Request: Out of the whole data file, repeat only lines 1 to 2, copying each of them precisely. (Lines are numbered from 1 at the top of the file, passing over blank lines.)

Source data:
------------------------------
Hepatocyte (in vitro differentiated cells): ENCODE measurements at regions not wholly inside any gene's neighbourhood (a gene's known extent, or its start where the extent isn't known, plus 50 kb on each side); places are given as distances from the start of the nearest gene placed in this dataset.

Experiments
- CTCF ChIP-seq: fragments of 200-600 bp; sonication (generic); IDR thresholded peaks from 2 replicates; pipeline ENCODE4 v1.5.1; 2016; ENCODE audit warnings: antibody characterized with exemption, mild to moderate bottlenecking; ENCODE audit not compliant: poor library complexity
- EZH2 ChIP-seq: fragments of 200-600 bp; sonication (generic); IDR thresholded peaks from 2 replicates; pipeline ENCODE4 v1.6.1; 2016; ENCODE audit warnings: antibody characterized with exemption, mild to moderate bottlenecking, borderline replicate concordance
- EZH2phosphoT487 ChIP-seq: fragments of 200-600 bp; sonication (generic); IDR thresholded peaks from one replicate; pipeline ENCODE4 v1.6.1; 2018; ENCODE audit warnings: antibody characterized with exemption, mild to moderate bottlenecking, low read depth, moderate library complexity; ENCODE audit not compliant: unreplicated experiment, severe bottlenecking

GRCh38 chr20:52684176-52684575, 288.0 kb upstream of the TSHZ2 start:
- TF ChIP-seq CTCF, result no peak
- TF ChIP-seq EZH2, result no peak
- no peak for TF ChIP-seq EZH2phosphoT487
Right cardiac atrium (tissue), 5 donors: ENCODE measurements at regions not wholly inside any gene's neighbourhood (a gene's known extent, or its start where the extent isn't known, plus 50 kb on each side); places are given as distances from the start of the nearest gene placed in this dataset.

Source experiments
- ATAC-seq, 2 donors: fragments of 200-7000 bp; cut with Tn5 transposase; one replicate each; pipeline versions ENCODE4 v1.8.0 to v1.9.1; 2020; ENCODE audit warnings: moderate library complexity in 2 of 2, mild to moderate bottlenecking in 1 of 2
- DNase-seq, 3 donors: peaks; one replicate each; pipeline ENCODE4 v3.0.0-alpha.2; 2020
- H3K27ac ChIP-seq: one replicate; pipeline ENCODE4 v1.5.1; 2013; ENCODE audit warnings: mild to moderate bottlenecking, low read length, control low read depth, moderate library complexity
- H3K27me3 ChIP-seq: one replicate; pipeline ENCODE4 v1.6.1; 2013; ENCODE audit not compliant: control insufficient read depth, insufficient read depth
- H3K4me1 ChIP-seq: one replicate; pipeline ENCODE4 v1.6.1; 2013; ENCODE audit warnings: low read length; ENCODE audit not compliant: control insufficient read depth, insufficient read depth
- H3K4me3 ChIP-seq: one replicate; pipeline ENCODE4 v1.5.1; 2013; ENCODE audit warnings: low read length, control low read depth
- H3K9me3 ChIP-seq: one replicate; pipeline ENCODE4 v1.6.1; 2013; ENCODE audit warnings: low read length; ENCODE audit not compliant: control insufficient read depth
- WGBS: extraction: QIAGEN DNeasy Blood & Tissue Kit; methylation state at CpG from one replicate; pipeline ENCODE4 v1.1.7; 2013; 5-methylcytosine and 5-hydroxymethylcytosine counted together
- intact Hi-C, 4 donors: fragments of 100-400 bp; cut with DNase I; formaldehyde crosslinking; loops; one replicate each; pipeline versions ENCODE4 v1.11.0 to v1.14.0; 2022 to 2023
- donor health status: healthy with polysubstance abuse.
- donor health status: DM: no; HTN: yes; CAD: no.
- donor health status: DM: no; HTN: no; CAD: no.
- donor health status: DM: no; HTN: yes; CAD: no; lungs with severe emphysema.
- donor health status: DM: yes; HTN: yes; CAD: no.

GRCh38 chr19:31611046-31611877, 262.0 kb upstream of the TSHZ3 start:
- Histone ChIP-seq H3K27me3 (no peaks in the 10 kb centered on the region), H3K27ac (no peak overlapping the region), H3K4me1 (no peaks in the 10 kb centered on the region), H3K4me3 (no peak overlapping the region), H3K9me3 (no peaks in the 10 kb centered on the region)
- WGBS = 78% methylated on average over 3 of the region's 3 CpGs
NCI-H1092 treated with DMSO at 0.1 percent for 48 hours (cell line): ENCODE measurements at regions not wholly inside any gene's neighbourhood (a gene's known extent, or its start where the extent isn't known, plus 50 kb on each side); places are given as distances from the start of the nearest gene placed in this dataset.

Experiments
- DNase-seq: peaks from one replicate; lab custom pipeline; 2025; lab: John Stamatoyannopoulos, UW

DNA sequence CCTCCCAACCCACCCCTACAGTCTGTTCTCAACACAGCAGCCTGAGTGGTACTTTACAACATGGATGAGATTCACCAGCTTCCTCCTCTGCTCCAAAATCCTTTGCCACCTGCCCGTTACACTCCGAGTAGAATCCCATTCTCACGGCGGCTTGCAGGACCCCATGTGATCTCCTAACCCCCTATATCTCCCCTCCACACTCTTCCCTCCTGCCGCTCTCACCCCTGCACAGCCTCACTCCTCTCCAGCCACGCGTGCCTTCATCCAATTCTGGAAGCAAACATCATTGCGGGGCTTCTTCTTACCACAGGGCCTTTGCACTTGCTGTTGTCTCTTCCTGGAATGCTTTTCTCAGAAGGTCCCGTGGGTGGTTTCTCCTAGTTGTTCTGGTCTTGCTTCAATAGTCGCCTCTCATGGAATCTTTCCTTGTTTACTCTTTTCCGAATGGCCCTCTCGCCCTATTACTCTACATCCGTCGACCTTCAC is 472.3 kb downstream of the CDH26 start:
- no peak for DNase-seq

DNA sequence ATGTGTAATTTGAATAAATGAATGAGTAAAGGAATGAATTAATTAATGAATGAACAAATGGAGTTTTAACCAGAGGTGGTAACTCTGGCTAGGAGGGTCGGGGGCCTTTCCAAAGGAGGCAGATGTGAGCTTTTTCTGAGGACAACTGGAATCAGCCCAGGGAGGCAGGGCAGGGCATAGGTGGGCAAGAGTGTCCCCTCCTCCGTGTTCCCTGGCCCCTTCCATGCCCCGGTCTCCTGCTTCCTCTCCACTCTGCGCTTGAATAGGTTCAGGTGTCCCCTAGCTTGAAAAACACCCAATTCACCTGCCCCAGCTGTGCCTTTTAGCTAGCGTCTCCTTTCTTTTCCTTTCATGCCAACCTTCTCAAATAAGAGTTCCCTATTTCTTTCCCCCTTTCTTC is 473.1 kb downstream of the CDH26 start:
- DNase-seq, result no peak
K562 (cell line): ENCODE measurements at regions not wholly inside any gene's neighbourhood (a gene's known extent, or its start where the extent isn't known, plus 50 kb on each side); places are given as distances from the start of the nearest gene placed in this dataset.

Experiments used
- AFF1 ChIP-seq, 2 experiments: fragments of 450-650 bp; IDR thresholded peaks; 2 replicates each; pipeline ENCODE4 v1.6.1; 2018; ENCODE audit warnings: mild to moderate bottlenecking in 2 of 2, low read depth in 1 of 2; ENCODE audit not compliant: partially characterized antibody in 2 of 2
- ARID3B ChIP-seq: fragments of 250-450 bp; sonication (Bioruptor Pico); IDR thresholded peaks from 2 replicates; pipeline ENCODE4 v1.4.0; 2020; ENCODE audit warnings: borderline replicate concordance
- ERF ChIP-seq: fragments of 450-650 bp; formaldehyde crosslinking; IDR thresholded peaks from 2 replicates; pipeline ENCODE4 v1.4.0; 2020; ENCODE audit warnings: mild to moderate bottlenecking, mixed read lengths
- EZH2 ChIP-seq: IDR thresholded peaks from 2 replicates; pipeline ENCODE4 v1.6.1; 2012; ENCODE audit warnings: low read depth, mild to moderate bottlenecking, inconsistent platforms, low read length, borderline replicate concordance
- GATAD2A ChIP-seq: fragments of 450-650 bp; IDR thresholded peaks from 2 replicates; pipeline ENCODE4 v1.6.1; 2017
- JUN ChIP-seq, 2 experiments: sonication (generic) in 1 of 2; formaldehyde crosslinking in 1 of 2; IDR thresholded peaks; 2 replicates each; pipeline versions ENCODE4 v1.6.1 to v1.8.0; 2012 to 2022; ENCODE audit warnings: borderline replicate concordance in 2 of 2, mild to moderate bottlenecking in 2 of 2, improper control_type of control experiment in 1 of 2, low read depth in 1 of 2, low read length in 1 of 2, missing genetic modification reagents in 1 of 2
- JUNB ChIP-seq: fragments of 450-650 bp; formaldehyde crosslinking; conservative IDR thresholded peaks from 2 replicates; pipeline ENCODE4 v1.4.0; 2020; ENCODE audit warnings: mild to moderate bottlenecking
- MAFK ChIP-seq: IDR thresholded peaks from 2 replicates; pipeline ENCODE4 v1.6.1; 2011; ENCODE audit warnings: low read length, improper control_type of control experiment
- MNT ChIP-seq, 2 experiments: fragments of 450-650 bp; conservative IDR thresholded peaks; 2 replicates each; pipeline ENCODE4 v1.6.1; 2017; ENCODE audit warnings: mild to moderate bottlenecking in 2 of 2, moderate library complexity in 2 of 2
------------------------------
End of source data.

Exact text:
Hepatocyte (in vitro differentiated cells): ENCODE measurements at regions not wholly inside any gene's neighbourhood (a gene's known extent, or its start where the extent isn't known, plus 50 kb on each side); places are given as distances from the start of the nearest gene placed in this dataset.

Experiments